Revistes Catalanes amb Accés Obert (RACO)

Tourism, heritage and authenticity: state-assisted cultural commodification in suburban Sydney, Australia

Renée Wirth, Robert Freestone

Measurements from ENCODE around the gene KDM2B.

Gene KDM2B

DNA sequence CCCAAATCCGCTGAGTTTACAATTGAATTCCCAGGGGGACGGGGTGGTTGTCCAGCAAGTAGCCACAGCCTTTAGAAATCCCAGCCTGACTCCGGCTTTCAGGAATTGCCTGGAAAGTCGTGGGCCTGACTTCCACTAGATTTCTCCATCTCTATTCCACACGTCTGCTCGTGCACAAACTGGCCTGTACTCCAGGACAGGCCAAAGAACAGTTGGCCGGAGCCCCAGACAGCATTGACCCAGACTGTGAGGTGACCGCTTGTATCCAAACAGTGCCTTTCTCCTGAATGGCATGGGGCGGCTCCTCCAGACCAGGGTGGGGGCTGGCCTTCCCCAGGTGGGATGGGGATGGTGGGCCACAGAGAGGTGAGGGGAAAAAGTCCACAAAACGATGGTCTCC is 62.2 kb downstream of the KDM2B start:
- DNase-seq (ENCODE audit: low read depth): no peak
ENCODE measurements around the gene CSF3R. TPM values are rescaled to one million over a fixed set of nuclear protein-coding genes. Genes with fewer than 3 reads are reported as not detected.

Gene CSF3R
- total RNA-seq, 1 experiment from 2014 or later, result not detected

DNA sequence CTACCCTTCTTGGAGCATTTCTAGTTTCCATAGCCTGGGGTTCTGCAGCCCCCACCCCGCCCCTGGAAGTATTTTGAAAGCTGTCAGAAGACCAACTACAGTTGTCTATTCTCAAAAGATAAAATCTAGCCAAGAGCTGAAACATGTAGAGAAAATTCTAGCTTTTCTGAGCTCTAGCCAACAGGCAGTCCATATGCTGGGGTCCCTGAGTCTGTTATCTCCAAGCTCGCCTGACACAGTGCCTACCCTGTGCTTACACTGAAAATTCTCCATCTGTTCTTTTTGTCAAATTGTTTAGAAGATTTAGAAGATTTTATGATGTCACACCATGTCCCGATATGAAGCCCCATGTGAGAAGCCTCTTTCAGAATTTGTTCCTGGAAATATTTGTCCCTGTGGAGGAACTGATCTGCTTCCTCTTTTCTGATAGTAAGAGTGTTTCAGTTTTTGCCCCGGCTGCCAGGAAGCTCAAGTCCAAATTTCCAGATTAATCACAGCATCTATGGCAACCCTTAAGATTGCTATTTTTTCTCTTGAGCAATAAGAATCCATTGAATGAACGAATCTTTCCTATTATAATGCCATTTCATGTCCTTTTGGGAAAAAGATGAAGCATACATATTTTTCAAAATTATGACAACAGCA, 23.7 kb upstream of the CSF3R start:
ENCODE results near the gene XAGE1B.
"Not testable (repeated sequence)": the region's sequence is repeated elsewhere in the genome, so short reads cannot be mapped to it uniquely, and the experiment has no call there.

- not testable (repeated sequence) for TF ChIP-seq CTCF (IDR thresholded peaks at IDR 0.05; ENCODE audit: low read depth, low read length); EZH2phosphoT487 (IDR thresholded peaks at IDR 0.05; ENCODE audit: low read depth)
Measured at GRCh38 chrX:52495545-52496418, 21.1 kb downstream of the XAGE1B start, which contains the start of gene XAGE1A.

Places are (re)constructed for tourism consumption through the promotion of certain images that have implications for the built environment. The act of consuming places itself is a place creating and place altering force. The visual and physical consumption of places also shapes the cultural meaning attached to spaces and places. New meanings of place emerge which often conflict with the meanings once ascribed by the local community. These processes of commodification are well known to cultural theorists and practitioners. This paper uses the broader literature to inform a more specific study revealing state intervention in a process now enveloping suburban centres in global cities. Newtown in Sydney, Australia finds itself being reshaped through a convergence of the market forces of gentrification and the entrepreneurial initiatives of government and in the process is seen to be losing some of the authenticity which was part of the appeal in the first place.

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